, Volume 61, Issue 5, pp 1180–1192 | Cite as

Follicle-stimulating hormone enhances hepatic gluconeogenesis by GRK2-mediated AMPK hyperphosphorylation at Ser485 in mice

  • Xiaoyi Qi
  • Yanjing Guo
  • Yongfeng Song
  • Chunxiao Yu
  • Lifang Zhao
  • Li Fang
  • Dehuan Kong
  • Jiajun Zhao
  • Ling Gao



Increased serum follicle-stimulating hormone (FSH) is correlated with fasting hyperglycaemia. However, the underlying mechanism remains unclear. Because excessive hepatic gluconeogenesis is a major cause of fasting hyperglycaemia the present study investigated whether FSH increases hepatic gluconeogenesis in mice.


Ovariectomised mice supplemented with oestradiol (E2) to maintain normal levels of serum E2 (OVX+E2 mice) were injected with low or high doses of FSH. We knocked out Crtc2, a crucial factor in gluconeogenesis, and Fshr to discern their involvement in FSH signalling. To evaluate the role of the G-protein-coupled receptor (GPCR) kinase 2 (GRK2), which could affect glucose metabolism and interact directly with non-GPCR components, a specific GRK2 inhibitor was used. The pyruvate tolerance test (PTT), quantification of PEPCK and glucose-6-phosphatase (G6Pase), key enzymes of gluconeogenesis, GRK2 and phosphorylation of AMP-activated protein kinase (AMPK) were examined to evaluate the level of gluconeogenesis in the liver. A nonphosphorylatable mutant of AMPK Ser485 (AMPK S485A) was transfected into HepG2 cells to evaluate the role of AMPK Ser485 phosphorylation.


FSH increased fasting glucose (OVX+E2+high-dose FSH 8.18 ± 0.60 mmol/l vs OVX+E2 6.23 ± 1.33 mmol/l), the PTT results, and the transcription of Pepck (also known as Pck1; 2.0-fold increase) and G6pase (also known as G6pc; 2.5-fold increase) in OVX+E2 mice. FSH also enhanced the promoter luciferase activities of the two enzymes in HepG2 cells. FSH promoted the membrane translocation of GRK2, which is associated with increased AMPK Ser485 and decreased AMPK Thr172 phosphorylation, and enhanced the nuclear translocation of cyclic AMP-regulated transcriptional coactivator 2 (CRTC2). GRK2 could bind with AMPK and induce Ser485 hyperphosphorylation. Furthermore, either the GRK2 inhibitor or AMPK S485A blocked FSH-regulated AMPK Thr172 dephosphorylation and gluconeogenesis. Additionally, the deletion of Crtc2 or Fshr abolished the function of FSH in OVX+E2 mice.


The results indicate that FSH enhances CRTC2-mediated gluconeogenesis dependent on AMPK Ser485 phosphorylation via GRK2 in the liver, suggesting an essential role of FSH in the pathogenesis of fasting hyperglycaemia.


AMPK CRTC2 FSH Gluconeogenesis GRK2 Liver 





Alanine aminotransferase


AMP-activated protein kinase


Aspartate aminotransferase


Calcium/calmodulin-dependent protein kinase


Cyclic AMP response element


Cyclic AMP response element-binding protein


Cyclic AMP-regulated transcriptional coactivator 2




Follicle-stimulating hormone


Follicle-stimulating hormone receptor




G-protein-coupled receptor


GPCR kinase 2


Glycogen synthase kinase 3β


Haematoxylin and eosin


High-dose FSH


Insulin tolerance test


Insulin sensitivity index


Low-dose FSH


Liver kinase B1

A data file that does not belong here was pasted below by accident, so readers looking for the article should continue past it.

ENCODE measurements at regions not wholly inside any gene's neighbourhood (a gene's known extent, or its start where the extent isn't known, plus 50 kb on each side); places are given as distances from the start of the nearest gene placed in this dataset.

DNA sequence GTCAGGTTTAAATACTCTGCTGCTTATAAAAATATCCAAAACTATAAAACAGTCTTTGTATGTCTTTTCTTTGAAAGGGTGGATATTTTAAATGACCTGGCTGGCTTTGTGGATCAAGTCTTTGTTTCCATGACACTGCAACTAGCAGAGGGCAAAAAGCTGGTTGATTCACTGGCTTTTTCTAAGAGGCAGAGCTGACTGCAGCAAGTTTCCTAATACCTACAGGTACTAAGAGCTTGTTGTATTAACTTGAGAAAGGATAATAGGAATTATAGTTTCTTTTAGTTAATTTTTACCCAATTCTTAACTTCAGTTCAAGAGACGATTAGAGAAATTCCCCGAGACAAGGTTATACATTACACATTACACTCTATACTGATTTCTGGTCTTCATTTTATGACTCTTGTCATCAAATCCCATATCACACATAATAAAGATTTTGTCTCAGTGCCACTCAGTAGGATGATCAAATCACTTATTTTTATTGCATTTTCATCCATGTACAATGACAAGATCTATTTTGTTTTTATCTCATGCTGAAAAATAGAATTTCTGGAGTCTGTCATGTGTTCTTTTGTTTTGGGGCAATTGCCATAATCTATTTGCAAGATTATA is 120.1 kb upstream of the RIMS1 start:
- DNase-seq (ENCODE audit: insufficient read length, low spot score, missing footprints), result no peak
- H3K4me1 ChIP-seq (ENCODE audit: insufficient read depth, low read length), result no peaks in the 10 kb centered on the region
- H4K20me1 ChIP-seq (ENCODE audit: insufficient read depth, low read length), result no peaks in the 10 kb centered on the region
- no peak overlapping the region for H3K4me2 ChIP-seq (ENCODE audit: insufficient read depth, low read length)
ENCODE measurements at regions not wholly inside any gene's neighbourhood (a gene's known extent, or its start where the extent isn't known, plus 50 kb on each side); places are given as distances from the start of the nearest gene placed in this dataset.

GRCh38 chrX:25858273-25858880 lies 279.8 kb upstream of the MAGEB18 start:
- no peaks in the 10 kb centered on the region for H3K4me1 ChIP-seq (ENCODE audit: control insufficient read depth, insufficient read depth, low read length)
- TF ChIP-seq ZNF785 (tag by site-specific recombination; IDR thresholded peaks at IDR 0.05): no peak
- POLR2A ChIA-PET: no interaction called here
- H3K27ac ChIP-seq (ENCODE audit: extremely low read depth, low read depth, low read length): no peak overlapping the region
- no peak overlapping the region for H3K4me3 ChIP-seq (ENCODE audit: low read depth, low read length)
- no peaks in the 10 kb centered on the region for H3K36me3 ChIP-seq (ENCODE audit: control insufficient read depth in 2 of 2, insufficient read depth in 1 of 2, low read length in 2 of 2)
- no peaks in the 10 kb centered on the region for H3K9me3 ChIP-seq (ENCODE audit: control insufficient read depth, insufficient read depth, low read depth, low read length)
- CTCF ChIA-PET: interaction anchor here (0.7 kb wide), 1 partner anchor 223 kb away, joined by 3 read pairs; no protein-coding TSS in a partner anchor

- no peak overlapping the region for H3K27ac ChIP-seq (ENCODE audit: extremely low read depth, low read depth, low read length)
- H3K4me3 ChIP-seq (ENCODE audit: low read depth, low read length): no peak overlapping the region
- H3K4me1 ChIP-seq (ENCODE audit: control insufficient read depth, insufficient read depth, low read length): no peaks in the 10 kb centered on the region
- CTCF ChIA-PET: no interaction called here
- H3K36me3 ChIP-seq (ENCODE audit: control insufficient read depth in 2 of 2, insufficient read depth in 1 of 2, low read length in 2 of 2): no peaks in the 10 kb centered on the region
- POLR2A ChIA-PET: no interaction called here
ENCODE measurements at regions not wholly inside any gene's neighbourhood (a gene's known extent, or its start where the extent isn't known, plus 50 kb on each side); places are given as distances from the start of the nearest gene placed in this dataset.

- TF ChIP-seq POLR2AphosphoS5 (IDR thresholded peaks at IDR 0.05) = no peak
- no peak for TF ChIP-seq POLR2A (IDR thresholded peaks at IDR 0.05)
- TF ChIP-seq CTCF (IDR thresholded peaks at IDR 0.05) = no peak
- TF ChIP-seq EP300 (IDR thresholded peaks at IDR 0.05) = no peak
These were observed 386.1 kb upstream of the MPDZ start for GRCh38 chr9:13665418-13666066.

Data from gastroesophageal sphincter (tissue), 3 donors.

Mitogen-activated protein kinase




Periodic acid–Schiff


Protein kinase A


Pyruvate tolerance test



We thank Y. Wang (School of Life Sciences, Tsinghua University, China) for providing mice; H. Choi (School of Biological Sciences and Technology, Chonnam National University, Republic of Korea), J. Staňková (Department of Paediatrics, University of Sherbrooke, Canada), F. Mayor (Department of Molecular Biology, Universidad Autónoma de Madrid, Spain) and J. L. Benovic (Department of Biochemistry and Molecular Biology, Thomas Jefferson University, USA) for providing plasmids.

Contribution statement

JZ and LG designed and supervised the project. JZ, LG, CY, YS, YG and XQ designed the experiments. XQ, YG and DK performed the experiments. XQ analysed the data and wrote the manuscript. CY, DK, LF and LZ participated in analysis and interpretation of data. All authors revised the manuscript critically and approved the final version for publication. LG is the guarantor of this work.


This work was supported by the National Natural Science Foundation (81670796) and the National Key R&D Programme of China (2017YFC1309800 and 0909600).

Duality of interest

The authors declare that there is no duality of interest associated with this manuscript.

Supplementary material

125_2018_4562_MOESM1_ESM.pdf (626 kb)
ESM (PDF 626 kb)


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Copyright information

© Springer-Verlag GmbH Germany, part of Springer Nature 2018

Authors and Affiliations

  • Xiaoyi Qi
    • 1
    • 2
    • 3
  • Yanjing Guo
    • 1
    • 2
    • 3
  • Yongfeng Song
    • 1
    • 2
    • 3
  • Chunxiao Yu
    • 1
    • 2
    • 3
  • Lifang Zhao
    • 1
    • 2
    • 3
  • Li Fang
    • 1
    • 2
    • 3
  • Dehuan Kong
    • 4
  • Jiajun Zhao
    • 1
    • 2
    • 3
  • Ling Gao
    • 5
  1. 1.Department of EndocrinologyShandong Provincial Hospital affiliated to Shandong UniversityJinanPeople’s Republic of China
  2. 2.Shandong Provincial Key Laboratory of Endocrinology and Lipid MetabolismJinanPeople’s Republic of China
  3. 3.Institute of Endocrinology and MetabolismShandong Academy of Clinical MedicineJinanPeople’s Republic of China
  4. 4.Department of GeriatricsTai’an City Central HospitalTai’anPeople’s Republic of China
  5. 5.Scientific Centre, Shandong Provincial Hospital affiliated to Shandong UniversityJinanPeople’s Republic of China

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